A small deposit is okay and normal whenever you have work done, whether it’s a contractor or a moving company. But asking for a large deposit upfront is one of the red flags. Paying a moving deposit is standard with all movers. If you cancel your move, the company will have some compensation. But the deposit should be small and refundable if you give enough notice. If a moving company wants big money, it’s probably a scam.

They demand cash

A legitimate brokerage and the movers they hire will never demand cash. When you pay for something with a credit card or check, there’s a paper trail. Cash leaves none, which makes it more difficult to supply proof when you have a dispute. Protect yourself, and if a mover asks for cash as part of their payment terms, take a hard pass.

check moving license

Check the FMCSA database

There’s a United States department whose main concern is trucking and safety. The Federal Motor Carrier Safety Administration offers advice on its website for consumers to select movers, but perhaps the most valuable tool is its registered mover database. A brokerage is required to be registered with this United States department, the FMCSA, not just movers. No registration or lapsed registration is one sign of moving scams.

In the database, you can find:

  • The headquarters location of the moving company
  • Moving company contact information
  • The status of their registration
  • What type of moving business it is
  • Where to file complaints about damaged items, missing items
  • Information on safety

Get written estimates

If you decide to use a brokerage, also get a written quote from a few actual movers. It’s a warning sign if you are only offered an estimate over the phone. Any estimate should include an in-person or video inspection of your household belongings and valuable items.

Make sure your moving company has insurance coverage

A mover, by law, is required to offer insurance coverage for your belongings. Make sure they give you insurance information. This insurance coverage usually is in the form of:

  • Released value coverage: This is the most basic coverage required by federal law. It should be provided for free. It is based on weight and pays up to 60 cents per pound per item. To protect yourself, you should choose another option. If valuable items or other belongings get lost or damaged, you will spend a lot of your own money to replace them.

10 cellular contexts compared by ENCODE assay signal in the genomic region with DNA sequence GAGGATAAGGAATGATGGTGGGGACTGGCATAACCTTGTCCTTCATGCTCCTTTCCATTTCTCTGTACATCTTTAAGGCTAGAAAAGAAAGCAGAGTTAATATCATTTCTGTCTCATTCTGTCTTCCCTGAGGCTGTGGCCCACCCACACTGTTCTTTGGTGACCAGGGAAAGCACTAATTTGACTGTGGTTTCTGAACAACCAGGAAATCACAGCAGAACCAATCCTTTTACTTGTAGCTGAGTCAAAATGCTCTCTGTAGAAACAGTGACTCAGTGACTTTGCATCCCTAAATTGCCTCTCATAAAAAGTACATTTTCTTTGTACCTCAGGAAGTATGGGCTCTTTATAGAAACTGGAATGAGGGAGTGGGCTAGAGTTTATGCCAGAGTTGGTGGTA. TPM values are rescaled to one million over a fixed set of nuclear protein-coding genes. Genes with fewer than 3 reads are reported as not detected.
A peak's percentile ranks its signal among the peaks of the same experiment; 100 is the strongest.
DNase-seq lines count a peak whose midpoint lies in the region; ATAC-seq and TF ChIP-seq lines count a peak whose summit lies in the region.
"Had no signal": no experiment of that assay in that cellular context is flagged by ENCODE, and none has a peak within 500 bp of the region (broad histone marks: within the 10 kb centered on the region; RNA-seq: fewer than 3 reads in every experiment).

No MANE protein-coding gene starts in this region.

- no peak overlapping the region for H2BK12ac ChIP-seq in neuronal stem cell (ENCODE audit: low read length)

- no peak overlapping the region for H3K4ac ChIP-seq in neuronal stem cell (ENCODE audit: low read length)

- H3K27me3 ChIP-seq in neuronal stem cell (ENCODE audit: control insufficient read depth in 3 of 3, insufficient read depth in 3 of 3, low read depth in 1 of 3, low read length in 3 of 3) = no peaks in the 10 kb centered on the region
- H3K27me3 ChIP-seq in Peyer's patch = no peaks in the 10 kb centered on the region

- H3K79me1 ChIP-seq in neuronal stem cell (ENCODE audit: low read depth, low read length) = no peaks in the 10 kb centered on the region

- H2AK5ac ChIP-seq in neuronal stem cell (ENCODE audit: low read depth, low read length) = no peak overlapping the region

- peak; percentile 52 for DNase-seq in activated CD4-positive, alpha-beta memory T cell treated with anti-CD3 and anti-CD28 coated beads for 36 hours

• Full value protection: Movers are required to provide this by law, and if they don’t, it’s a sign of moving fraud. This coverage has to be purchased, and it pays for the current market replacement value, replacement with a similar item, or to repair the item. If you decide to purchase full-value protection insurance, get the details of the moving company’s plan so you know how it determines replacement value and so you know what things you might do that can affect the limit of the mover’s liability.
  • Other liability insurance: Some offer this for purchase. It’s not required by the FMCSA and is governed by state law. A separate liability insurance policy pays for the insurance amount your purchase minus the basic carrier liability amount – up to 60 cents per pound.

local movers in houston texas

Make sure the moving companies have a local address

The written estimate you get from the brokerage should have the moving company name and address. Make sure it’s a mover with a local address. Call them. Make sure an employee answers the phone in a professional manner.

No address? Possible moving fraud or rogue movers. Shady movers will also make frequent moves to a new location, making them difficult to find. They also undergo frequent name changes, so look for that as well. Also, check that they have a website and all applicable license numbers are listed; otherwise, you might be hiring a rogue mover.

Check your estimates

You always want to make sure to get the best prices, but you also want to protect yourself from that shady mover. Not only check that your estimate reflects what you are actually moving, but you want to get a binding estimate. This means the mover is bound to the estimate and cannot charge more when you take delivery.

Skip the Brokers and Go with a Mover You Can Trust

Hercules Moving and Packing sets the standard for long-distance and interstate moves. Hercules Movers is a fully licensed and insured long-distance moving company.

All of our drivers are long-distance certified, background checked, and have the experience to make your relocation stress free. We even assign you a moving coordinator to make it the best experience possible. We’re family owned and operated and have been providing quality moving services for more than 20 years.

We offer free quotes! Just fill out our form or give us a call at (888) 605-0708 and let’s get moving!